A community association’s board of directors consists of elected officers who represent a not-for-profit corporation. Serving as a board member is, and should be, a position of respect and leadership in the community, and the responsibility should be taken seriously – especially during board meetings.
Board meetings are an opportunity to prove to homeowners that their association is a well-run organization. Board members can set the tone by being a professional example and making sure to do the following three things at every board meeting.
- Arrive on time.
To guarantee quorum is met and meetings are efficient, all board members must arrive on time. If you’re going to be late or miss a meeting entirely, be sure to communicate your absence with fellow board members and your community manager. Most boards only meet four or five times annually, and meetings are usually scheduled ahead of time for the entire year, so it’s easy to plan. Consistently attending your board meetings shows respect for the community and helps build a relationship of trust between the board and homeowners.
2. Come prepared.
“Before anything else, preparation is the key to success.” – Alexander Graham Bell
Board meetings should last no more than 60 to 90 minutes. To achieve this level of efficiency, all board members must come prepared. Review the financials, read the contracts and proposals, and go through the management report before the meeting. Have your questions ready ahead of time or send them to your manager so they can provide answers without creating more action items. Additionally, showing up prepared signals to homeowners that you have researched the issues and are ready to make informed decisions for the community.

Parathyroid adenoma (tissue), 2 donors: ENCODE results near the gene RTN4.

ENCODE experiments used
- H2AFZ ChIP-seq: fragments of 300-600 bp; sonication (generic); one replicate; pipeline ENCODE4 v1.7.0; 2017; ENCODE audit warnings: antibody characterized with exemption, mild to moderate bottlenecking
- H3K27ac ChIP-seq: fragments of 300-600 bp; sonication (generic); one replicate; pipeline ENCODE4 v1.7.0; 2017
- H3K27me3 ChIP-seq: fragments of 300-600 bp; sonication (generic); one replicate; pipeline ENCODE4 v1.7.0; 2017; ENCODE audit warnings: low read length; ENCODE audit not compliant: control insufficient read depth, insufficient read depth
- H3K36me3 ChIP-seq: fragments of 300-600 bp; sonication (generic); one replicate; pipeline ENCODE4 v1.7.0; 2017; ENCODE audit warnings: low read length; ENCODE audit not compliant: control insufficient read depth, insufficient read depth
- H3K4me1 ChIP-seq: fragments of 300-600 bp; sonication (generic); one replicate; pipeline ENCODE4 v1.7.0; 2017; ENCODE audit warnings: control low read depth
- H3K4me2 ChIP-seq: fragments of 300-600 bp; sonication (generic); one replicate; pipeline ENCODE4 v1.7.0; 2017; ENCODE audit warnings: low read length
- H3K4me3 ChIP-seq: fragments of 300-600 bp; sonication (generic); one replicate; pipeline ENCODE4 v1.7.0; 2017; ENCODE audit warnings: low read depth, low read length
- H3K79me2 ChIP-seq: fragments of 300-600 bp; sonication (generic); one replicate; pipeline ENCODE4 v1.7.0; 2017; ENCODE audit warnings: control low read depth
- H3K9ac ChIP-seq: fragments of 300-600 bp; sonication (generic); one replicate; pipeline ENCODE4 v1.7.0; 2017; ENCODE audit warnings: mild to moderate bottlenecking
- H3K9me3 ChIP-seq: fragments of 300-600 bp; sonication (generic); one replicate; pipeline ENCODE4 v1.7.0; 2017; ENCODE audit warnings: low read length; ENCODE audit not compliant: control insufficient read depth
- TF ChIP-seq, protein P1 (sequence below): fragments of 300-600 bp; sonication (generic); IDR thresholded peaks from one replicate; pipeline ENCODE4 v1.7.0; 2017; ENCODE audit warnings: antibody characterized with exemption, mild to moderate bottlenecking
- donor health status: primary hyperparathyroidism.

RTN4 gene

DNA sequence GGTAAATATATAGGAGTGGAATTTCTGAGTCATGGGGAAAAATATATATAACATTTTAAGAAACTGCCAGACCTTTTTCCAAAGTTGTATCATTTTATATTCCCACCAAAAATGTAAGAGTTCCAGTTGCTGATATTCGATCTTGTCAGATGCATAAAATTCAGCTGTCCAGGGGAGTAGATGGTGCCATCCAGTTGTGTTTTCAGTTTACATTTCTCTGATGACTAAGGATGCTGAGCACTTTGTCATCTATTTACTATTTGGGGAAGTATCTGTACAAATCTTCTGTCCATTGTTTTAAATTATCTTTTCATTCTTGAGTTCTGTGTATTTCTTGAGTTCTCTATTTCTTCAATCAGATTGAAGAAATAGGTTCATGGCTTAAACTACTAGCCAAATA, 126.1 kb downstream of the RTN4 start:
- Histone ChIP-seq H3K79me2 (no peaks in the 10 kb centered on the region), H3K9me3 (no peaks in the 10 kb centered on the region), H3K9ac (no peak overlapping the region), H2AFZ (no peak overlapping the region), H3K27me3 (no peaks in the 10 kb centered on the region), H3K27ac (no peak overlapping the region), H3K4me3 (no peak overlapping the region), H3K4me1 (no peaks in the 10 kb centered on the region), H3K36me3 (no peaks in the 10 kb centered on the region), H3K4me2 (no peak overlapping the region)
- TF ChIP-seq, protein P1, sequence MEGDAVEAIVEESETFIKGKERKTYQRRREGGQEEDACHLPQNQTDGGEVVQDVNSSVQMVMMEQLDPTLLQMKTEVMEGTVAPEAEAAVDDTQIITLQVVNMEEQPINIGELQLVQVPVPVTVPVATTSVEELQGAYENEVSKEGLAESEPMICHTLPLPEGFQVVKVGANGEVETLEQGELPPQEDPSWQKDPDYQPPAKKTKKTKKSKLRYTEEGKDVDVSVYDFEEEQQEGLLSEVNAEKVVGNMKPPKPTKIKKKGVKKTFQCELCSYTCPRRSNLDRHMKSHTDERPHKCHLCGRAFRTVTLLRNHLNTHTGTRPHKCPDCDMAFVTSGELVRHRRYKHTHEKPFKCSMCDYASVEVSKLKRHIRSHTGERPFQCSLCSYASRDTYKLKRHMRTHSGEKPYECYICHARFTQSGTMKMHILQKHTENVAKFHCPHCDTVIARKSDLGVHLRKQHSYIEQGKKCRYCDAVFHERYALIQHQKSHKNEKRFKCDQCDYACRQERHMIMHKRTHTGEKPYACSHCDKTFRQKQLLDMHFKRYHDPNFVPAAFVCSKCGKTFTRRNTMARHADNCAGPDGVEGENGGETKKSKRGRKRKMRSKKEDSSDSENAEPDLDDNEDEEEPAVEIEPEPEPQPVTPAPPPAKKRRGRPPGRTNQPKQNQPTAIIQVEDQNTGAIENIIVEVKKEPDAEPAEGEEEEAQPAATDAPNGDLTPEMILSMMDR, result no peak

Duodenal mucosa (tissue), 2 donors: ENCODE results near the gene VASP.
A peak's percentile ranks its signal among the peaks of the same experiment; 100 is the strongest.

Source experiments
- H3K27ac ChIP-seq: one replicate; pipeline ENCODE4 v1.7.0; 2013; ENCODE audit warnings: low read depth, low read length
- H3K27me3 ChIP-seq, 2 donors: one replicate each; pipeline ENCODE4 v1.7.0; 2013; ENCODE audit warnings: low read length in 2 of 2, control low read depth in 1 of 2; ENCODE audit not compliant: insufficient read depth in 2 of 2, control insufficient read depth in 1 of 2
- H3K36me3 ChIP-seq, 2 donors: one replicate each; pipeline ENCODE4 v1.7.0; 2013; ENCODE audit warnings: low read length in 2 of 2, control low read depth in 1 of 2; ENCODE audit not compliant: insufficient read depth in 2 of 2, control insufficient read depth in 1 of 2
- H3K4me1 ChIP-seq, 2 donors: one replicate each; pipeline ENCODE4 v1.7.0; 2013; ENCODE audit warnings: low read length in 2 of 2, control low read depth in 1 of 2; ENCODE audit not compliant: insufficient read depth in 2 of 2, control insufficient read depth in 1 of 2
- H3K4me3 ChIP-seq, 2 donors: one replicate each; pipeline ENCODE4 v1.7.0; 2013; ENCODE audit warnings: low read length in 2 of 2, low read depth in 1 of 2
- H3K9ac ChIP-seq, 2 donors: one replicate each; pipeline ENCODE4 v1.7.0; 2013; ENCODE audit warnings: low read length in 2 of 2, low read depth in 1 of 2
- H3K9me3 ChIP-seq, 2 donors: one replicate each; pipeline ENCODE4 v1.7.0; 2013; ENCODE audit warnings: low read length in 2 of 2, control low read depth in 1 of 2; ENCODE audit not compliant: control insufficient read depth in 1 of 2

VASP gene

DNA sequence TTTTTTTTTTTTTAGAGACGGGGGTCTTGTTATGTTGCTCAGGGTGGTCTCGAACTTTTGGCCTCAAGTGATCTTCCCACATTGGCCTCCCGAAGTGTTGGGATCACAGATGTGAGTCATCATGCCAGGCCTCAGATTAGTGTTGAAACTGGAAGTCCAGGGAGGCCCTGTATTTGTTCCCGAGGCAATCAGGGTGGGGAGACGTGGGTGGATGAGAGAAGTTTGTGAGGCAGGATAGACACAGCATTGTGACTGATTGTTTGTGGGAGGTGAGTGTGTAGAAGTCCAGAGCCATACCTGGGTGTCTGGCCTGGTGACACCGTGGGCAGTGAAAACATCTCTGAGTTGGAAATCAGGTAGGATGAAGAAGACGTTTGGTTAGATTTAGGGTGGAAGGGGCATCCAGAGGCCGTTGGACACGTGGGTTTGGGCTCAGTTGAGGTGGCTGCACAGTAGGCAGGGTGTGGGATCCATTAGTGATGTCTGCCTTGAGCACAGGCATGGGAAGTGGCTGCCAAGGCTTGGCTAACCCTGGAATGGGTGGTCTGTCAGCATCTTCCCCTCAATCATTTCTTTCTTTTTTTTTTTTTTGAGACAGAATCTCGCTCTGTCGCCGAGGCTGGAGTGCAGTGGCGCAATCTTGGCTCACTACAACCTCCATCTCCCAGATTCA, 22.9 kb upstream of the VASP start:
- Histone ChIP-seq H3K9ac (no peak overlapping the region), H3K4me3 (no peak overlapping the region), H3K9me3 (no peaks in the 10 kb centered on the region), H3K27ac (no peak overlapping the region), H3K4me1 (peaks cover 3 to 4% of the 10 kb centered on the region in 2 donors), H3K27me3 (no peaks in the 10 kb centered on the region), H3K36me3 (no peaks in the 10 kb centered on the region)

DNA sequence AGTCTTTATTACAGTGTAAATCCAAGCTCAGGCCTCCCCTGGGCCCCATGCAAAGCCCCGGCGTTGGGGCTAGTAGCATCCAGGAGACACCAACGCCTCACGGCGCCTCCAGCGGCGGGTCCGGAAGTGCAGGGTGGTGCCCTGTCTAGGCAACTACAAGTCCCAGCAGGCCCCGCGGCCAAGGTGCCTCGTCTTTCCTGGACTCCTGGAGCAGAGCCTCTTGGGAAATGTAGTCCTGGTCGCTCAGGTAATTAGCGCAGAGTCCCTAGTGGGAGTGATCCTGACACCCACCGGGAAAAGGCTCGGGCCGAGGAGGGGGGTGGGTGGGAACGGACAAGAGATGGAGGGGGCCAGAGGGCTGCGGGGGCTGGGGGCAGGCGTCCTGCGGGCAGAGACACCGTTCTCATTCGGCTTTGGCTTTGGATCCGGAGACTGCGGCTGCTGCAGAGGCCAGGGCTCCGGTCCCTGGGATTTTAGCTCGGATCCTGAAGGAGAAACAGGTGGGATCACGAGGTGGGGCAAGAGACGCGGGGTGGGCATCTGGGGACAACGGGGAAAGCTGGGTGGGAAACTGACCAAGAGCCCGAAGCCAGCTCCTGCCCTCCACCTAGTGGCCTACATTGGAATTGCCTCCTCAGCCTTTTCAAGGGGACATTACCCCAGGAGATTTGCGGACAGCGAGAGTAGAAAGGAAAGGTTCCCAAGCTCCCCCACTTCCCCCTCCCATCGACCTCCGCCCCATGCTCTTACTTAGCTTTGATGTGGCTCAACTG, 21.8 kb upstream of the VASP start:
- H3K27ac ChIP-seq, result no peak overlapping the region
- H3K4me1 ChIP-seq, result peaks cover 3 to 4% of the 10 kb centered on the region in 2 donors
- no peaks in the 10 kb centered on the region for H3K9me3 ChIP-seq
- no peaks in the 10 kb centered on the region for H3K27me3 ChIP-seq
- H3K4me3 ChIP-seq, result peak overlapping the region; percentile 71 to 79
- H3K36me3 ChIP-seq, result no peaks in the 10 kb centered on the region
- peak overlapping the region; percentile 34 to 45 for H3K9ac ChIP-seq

3. Contribute to the meeting.
Most boards have five directors, but there are typically one or two members who run the show. Keep in mind that it takes all types of personalities and backgrounds to run a community association. Everyone’s opinion is valid and should be heard. Even if speaking up isn’t your cup of tea, or there is a boisterous member who tends to dominate every meeting, as an elected board member, you have a responsibility to represent your community.
Remember that every board decision doesn’t have to be unanimous. One of the most important aspects of a well-run, professional organization is the ability to disagree respectfully. Having positive discourse about choices affecting the community will lead to better decisions in the long run. One elected director is not more important than another, and your homeowners are counting on you to represent them.
If you aren’t confident in looking at financials or making landscaping or maintenance decisions, there are many resources available. Your manager is a great resource and can provide materials or training to help you make effective decisions.